How did the pig's lives compare to those of the other animals as illustrated in the novel, Animal Farm?

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The pigs lived lives of luxury and privilege while the other animals had to make do with the bare essentials. They were, most times, hungry and cold, even worse off than they had been during Jones' time. 

Since the pigs were the cleverest animals on the farm, they assumed leadership...

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The pigs lived lives of luxury and privilege while the other animals had to make do with the bare essentials. They were, most times, hungry and cold, even worse off than they had been during Jones' time. 

Since the pigs were the cleverest animals on the farm, they assumed leadership immediately after the Rebellion. They could read and write and thus set about planning for the future and teaching the other animals. This status, however, led to them soon claiming privileges for themselves and denying the other animals the same, as it was with the milk and the windfall apples, which were set aside for their exclusive use. Although the other animals moaned about this, Squealer quickly explained that the pigs sacrificed in eating such unpleasant food since it was to strengthen their thinking, i.e. 'brain food.' It was important for them to eat such food otherwise 'Jones would come back.' The animals quickly accepted this explanation. 

Thus began a campaign of systematic manipulation and propaganda epitomised by constant lies and deceit. Whenever the pigs, for example, changed a commandment to suit them, Squealer would go about providing some or other explanation, making the animals feel guilty about questioning the pigs' motives. The overriding threat, however, was that 'Jones would come back' if the pigs did not get what they needed, as Squealer put it. Obviously, that was the last things they wanted.   

Since the general animal populace was not intelligent enough and lacked memory, they were easily misled and accepted their fate. When the pigs moved into the farmhouse, an explanation was given, as above. When they started sleeping in beds, the same happened. This became a repeated exercise and the animals were quite acquiescent and accepted what the pigs did. Whilst the pigs were living in luxury, they had to sleep in the barn and had to make do with whatever rations were given to them.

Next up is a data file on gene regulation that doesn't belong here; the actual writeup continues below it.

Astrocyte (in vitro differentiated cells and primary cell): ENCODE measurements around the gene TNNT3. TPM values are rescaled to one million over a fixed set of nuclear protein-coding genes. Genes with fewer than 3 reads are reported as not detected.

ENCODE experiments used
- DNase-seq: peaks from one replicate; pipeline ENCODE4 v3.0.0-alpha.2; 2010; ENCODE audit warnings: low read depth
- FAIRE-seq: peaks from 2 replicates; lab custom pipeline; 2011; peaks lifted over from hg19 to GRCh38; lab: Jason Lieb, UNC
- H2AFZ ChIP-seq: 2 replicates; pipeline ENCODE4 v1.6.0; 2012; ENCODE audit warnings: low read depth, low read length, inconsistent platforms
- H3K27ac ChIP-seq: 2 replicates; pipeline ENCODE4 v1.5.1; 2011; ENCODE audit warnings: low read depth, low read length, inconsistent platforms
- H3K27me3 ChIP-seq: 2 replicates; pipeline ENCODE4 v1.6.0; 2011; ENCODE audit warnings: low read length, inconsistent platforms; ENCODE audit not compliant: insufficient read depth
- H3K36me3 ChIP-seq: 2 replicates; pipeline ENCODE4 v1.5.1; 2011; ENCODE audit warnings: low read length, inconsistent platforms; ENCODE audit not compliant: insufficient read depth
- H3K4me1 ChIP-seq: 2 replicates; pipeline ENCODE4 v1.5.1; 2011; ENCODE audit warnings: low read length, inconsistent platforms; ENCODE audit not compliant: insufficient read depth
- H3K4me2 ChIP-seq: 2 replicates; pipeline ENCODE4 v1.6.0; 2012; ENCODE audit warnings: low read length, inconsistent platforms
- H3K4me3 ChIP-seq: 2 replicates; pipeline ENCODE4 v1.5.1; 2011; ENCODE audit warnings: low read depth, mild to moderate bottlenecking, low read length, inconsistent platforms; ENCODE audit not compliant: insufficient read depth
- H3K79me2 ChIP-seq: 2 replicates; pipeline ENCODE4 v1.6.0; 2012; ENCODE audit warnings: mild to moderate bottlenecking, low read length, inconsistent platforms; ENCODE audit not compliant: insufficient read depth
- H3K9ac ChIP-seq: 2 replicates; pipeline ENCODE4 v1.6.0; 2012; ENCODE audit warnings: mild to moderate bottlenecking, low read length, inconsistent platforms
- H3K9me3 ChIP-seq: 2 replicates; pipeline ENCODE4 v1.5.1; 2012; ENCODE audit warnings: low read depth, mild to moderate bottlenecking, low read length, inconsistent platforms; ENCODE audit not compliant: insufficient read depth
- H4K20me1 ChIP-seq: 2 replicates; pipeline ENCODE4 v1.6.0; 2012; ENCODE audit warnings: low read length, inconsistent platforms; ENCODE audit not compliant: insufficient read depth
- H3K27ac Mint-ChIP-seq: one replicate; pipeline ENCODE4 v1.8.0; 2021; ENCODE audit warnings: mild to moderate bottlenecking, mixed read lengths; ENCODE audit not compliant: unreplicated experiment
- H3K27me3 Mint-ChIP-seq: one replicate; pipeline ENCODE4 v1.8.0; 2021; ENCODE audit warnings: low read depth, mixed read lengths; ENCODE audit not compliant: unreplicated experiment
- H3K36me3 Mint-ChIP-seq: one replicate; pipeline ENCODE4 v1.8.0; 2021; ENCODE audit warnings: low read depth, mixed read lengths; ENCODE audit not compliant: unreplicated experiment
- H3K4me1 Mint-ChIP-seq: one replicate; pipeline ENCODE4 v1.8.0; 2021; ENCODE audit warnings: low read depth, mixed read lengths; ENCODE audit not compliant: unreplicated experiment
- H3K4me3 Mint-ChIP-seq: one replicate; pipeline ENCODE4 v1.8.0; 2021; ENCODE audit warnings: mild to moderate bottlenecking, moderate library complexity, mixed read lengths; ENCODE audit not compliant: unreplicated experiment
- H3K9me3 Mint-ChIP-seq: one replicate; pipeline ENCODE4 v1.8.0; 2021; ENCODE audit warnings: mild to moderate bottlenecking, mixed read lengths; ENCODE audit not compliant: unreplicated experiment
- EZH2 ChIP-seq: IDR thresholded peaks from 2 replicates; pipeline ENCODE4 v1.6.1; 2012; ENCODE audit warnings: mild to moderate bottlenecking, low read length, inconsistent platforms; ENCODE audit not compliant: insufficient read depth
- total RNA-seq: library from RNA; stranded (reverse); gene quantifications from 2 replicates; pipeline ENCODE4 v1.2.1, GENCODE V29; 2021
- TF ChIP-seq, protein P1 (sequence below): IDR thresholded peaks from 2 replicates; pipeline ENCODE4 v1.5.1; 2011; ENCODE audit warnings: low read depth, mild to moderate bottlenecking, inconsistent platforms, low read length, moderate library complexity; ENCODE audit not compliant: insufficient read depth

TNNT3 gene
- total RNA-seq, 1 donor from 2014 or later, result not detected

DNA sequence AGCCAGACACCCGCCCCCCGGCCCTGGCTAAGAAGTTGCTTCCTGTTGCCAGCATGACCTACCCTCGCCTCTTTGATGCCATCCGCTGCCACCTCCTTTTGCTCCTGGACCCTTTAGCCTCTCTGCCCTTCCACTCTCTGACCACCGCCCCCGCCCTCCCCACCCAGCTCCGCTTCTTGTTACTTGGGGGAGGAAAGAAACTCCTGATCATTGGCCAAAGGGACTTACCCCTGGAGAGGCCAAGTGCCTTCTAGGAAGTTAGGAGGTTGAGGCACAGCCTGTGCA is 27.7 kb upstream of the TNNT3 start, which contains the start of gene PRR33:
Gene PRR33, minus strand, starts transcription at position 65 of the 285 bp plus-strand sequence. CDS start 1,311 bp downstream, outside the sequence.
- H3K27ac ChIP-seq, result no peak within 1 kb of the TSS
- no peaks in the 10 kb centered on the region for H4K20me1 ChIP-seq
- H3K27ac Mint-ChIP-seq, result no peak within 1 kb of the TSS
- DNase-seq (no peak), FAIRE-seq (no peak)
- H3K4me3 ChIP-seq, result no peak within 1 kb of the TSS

The animals felt that their sacrifices were worthwhile since they were running the farm and were not being ruled by exploitative, uncaring humans. Ironically, the pigs were exploiting them in exactly the same way that their erstwhile master did but they believed that they were better off. 

Once Napoleon had expelled Snowball from the farm, things became much worse. He could go about unchallenged and quickly changed not only the commandments but abolished certain customs which had been adhered to, such as the Sunday Meetings. Whenever there was hardship such as during the cold winter when supplies were low, the rations were cut, but not for the pigs, who continued receiving what they had become used to.  

After Napoleon had purged the farm of those he believed were enemies by using his dogs to execute them, he had introduced another element with which he could control and manipulate the animals - fear. They had been thoroughly frightened by the killings and did not dare challenge Napoleon's authority. He made sure that they were aware of his power by walking around the farm, surrounded by his fierce guard dogs. Napoleon had become a ruthless tyrant.    

Eventually, the animals had nothing of what had been agreed to after the Rebellion. The only animals who had gained anything were the pigs. They had grown fatter and had assumed human behaviours and characteristics. They walked on their hind legs, smoked, drank whisky and beer, lived in the house, wore clothes, slept in beds and were soon arranging get-togethers with other humans where they mocked the plight of the other animals.

Indeed, Animal Farm had truly become a place where 'Some animals were more equal than others.'   

 

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